• @TaliesinMerlin Chicago isn't talking about a singular em dash used in dialogue to indicate an interruption—confusing, huh?—but rather paired em dashes.
    – Laurel
    Feb 1 at 15:43

Kurt Vonnegut comes to mind as a modern writer who endorsed this use of em dashes. He recommended them over ellipses, which have become more common for this, but were originally supposed to mean that you’re leaving a few words out.

Emily Dickinson, though, has to be the writer most famous for using em dashes as pauses.


A long while ago an em-dash at the end of a line indicated an interruption or trailing-off of speech. That is now quaint.

Some writers use an em-dash in speech to indicate a hesitation. A really practical way is to think of it as having the role of a comma in plain text. For example "I don't know how to say this -- but ..." I use this and find it very handy, however there's a slippery slope between em-dash, period and ellipsis. Remember that people don't talk using precise grammar, and in real life they er and um a lot while also starting to say something without quite knowing how to continue. Using the em-dash this way gives some flavour of this speech pattern.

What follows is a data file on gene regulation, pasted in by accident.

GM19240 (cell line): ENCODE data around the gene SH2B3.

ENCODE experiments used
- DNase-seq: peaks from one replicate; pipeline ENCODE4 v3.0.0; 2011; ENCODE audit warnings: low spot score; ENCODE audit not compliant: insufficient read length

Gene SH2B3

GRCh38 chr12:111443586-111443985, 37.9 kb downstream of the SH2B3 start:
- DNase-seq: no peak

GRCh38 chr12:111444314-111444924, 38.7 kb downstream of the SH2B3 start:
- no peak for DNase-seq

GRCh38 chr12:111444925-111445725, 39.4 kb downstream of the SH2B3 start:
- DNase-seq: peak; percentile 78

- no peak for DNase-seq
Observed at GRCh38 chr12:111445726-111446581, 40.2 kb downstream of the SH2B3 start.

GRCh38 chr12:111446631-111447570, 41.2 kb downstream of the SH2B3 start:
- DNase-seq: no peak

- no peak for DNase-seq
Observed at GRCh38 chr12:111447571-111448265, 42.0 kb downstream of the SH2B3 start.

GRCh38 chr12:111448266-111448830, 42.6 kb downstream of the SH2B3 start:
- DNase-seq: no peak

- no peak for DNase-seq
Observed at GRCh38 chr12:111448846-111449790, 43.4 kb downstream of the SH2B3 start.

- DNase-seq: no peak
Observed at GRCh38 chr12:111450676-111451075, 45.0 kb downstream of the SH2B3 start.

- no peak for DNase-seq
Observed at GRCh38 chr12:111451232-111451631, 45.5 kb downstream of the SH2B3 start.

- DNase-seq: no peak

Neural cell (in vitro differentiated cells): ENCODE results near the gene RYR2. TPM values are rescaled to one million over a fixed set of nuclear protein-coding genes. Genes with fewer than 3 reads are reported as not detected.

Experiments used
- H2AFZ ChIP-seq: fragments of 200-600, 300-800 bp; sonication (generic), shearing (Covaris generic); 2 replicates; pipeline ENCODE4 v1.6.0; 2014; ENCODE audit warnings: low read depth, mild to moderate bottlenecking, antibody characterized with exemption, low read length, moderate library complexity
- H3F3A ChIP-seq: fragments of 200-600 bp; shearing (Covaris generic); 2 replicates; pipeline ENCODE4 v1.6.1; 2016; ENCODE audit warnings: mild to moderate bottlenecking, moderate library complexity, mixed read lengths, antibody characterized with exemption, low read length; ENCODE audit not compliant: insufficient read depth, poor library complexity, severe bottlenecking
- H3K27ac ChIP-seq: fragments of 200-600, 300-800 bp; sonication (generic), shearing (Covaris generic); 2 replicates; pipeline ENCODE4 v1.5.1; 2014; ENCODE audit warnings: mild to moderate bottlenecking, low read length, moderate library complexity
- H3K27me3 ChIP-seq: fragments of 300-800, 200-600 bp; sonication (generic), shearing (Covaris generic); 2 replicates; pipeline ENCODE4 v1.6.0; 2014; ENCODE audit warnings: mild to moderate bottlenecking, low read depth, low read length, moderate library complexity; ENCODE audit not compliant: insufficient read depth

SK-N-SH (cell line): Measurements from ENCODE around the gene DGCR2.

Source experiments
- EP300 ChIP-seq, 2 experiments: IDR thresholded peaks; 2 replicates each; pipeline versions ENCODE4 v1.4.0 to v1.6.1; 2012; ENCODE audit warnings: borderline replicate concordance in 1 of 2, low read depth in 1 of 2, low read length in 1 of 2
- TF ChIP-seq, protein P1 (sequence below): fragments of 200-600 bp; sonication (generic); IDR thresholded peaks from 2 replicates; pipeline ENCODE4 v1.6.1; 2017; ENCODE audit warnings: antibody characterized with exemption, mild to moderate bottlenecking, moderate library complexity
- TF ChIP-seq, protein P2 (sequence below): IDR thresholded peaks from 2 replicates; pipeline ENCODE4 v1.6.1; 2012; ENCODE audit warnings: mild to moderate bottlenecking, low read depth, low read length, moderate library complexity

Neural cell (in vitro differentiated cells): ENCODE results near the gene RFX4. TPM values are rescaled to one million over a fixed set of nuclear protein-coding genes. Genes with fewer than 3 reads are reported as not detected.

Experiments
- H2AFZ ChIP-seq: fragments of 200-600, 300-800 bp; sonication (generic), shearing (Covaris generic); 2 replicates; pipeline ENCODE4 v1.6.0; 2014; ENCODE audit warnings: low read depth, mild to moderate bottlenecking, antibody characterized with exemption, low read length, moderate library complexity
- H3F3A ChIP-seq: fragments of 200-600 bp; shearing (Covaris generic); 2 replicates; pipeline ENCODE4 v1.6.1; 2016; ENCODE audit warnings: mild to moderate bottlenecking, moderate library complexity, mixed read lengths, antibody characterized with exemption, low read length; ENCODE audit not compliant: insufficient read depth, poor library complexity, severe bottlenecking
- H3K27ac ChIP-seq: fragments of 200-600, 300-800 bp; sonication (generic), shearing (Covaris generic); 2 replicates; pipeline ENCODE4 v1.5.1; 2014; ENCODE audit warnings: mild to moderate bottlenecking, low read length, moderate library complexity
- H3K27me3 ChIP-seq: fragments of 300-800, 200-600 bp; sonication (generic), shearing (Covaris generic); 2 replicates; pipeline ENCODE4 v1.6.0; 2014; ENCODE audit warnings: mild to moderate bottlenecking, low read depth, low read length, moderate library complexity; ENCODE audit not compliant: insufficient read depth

From my own writing experience (30 novels) I've sometimes had very interruptive characters or situations. Not A follows B quickly but crashes into their speech. For that I use a trupt which is a slash (in the place an old book would use a em-dash) then another on the start of the next line. For example

Fred looked at me and said "Don't worry I've been driving trucks for twenty"/
/"Look out!"

You can also use this for self interruption Fred said "I've never had an accident in twenty years driv/ /Strewth!"

I suggest you have your reader look at some books and get them to tell you why they're 'defective'.

  • I've never seen a "trupt". Have you ever used it not in dialogue? Or at the end of a sentence?
    – COTO
    Feb 1 at 15:09
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    I'm afraid I'm inclined to say that "trupt" and its manifestation here are idiosyncrasies. OED says that trupt is actually an obsolete word of contempt rather than a punctuation mark, and I can find nothing online using the word or a double forward-slash used this way.
    – Andrew Leach
    Feb 1 at 15:39